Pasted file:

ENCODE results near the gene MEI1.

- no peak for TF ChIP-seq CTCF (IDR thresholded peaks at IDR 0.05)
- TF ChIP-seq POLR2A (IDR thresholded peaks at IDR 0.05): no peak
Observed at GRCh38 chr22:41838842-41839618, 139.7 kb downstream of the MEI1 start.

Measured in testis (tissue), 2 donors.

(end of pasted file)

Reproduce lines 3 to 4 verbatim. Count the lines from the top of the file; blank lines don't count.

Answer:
- TF ChIP-seq POLR2A (IDR thresholded peaks at IDR 0.05): no peak
Observed at GRCh38 chr22:41838842-41839618, 139.7 kb downstream of the MEI1 start.